Thompson Smith and Puxon Residential Property solicitor, Laura Finnigan, discusses the different ways of owning a property.
There are basically two ways of owning a property in joint names, as either, Joint Tenants or Tenants in Common.
The main consequences of a Joint Tenancy are
- that the survivor of two owners will automatically become the sole owner of the whole property, whatever any Will of the deceased owner might say
- that the ownership shares are not declared, with the presumption being that it was intended that the value of the property be shared equally
The alternative way of owning the property, Tenants in Common, is more common in unmarried relationships and in second marriages or civil partnerships. The main consequences are:
- that each owner can leave his or her share in the property by Will to somebody other than the other joint owner
- that the parties can declare the shares in which they own the property (e.g. 75% to A, 25% to B). This may be particularly useful where there is unequal contribution to the cost of purchasing the property. The absence of a precise declaration as to the shares of ownership may increase the risk of expensive litigation if the parties are unable to agree how the equity in the property should be shared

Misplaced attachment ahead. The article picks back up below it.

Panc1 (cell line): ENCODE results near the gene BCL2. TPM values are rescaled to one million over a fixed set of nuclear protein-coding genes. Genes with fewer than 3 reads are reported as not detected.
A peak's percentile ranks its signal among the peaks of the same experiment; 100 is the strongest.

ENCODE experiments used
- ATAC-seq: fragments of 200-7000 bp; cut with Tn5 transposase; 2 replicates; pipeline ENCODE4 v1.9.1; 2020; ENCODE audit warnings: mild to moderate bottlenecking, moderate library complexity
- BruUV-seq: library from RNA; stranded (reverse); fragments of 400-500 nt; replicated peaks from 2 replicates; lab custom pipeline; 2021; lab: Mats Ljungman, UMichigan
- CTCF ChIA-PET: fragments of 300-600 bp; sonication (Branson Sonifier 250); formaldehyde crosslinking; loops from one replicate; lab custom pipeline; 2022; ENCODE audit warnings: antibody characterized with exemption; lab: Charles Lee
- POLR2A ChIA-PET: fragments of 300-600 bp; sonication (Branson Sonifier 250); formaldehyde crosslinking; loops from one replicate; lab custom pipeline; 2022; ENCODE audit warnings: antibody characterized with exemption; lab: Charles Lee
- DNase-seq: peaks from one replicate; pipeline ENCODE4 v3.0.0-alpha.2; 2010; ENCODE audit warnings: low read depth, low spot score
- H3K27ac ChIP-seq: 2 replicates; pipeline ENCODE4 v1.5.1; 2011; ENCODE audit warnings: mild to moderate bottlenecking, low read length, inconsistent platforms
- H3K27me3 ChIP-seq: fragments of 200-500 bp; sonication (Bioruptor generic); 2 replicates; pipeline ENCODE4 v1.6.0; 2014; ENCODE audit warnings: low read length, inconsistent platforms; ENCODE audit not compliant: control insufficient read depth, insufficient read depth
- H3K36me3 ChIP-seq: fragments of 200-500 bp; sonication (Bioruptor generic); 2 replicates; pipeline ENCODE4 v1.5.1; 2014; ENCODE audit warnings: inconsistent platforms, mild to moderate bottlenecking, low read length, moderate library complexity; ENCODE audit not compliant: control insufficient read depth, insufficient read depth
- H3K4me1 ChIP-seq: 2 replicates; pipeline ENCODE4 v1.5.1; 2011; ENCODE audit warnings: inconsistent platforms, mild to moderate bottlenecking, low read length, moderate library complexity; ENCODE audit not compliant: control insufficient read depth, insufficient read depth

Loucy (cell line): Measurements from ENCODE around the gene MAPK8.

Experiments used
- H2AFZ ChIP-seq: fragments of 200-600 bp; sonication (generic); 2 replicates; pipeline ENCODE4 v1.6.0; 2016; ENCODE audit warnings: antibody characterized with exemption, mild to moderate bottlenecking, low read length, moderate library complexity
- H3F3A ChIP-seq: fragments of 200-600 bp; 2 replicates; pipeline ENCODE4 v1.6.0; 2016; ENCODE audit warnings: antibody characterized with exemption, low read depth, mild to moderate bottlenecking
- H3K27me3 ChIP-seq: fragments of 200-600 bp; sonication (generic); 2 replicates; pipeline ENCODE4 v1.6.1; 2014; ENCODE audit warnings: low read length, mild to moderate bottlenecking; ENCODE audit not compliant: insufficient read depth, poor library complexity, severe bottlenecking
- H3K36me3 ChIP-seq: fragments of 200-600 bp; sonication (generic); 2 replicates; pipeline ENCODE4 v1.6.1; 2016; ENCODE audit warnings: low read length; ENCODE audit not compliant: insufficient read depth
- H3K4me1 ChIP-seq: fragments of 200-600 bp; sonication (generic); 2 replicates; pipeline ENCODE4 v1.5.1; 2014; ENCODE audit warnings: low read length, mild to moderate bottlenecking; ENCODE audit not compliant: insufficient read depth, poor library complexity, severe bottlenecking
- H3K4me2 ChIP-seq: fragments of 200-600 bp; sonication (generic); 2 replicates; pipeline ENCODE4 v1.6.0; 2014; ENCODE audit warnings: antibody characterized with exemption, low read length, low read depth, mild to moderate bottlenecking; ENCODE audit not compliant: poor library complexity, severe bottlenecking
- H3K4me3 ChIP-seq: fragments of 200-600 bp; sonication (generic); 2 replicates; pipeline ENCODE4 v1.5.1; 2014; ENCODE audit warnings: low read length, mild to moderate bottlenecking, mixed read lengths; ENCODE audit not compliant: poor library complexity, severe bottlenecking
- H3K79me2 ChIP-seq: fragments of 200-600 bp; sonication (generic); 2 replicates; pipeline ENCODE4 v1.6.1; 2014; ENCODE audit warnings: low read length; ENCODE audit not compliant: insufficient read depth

If you are purchasing a property as Tenants in Common it may be advisable to put in place a Declaration of Trust. This is a document which confirms the proportions in which a property is owned.
Changing Mode of Ownership: In a joint tenancy, either party can, without the other’s co-operation, convert the Joint Tenancy into a Tenancy in Common. This is known as severing the Joint Tenancy. The other party has to be informed of what is happening, but his or her permission is not required. The severance of the joint tenancy is then noted on the Title Deeds or at the Land Registry. It would be important to combine the severing of a joint tenancy with the making of a Will, so as to ensure that the share of the property went to the person to whom the party intended it to go, particularly if the proposed beneficiary is not the next of kin, as, if no Will is made, then the law of intestacy will decide what happens to the deceased’s estate and could decide that the beneficiary should be somebody who would not have been the chosen beneficiary of the deceased had he or she made a Will.
Mortgage: Please note that whatever form of co-ownership is chosen, you will each be liable to the mortgage lender for the full amount outstanding under the mortgage.
For general advice in relation to any residential property matters please contact Laura Finnigan at Thompson Smith and Puxon on 01206 217 020 or by email at email@example.com.